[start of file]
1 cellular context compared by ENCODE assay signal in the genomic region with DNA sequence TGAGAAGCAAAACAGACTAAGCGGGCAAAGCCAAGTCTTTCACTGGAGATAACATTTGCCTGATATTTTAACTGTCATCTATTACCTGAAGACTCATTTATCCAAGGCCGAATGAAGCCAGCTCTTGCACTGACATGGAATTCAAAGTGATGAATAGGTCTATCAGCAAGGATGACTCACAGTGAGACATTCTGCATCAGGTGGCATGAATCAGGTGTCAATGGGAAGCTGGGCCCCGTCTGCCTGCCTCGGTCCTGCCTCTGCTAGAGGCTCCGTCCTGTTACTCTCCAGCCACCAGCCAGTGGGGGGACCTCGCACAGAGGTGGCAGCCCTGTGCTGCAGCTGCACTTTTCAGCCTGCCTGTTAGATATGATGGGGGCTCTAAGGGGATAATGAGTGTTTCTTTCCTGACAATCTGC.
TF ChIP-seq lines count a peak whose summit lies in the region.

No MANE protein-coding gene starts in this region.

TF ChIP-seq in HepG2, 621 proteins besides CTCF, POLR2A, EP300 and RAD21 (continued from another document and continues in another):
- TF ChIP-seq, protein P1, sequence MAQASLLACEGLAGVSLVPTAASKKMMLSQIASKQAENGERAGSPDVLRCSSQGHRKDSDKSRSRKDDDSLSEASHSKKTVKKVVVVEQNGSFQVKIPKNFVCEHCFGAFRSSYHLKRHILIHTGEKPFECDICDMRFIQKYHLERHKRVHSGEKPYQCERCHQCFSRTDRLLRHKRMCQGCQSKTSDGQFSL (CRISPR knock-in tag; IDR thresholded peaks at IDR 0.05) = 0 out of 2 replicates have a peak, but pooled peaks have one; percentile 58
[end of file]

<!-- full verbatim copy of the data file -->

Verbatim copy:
1 cellular context compared by ENCODE assay signal in the genomic region with DNA sequence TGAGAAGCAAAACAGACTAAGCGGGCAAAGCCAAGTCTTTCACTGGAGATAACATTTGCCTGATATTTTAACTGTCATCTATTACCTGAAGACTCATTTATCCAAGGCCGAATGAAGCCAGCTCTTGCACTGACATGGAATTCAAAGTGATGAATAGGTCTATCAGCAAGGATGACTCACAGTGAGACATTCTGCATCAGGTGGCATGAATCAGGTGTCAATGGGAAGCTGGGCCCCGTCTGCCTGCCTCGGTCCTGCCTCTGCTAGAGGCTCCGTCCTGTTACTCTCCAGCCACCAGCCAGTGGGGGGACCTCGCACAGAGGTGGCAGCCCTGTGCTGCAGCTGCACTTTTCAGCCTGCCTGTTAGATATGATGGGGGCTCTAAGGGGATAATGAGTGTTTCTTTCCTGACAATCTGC.
TF ChIP-seq lines count a peak whose summit lies in the region.

No MANE protein-coding gene starts in this region.

TF ChIP-seq in HepG2, 621 proteins besides CTCF, POLR2A, EP300 and RAD21 (continued from another document and continues in another):
- TF ChIP-seq, protein P1, sequence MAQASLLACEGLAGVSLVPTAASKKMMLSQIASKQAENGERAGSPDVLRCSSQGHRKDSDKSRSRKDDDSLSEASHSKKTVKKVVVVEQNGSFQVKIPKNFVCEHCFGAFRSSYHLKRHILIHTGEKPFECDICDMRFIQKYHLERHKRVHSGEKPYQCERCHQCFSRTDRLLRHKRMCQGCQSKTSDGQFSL (CRISPR knock-in tag; IDR thresholded peaks at IDR 0.05) = 0 out of 2 replicates have a peak, but pooled peaks have one; percentile 58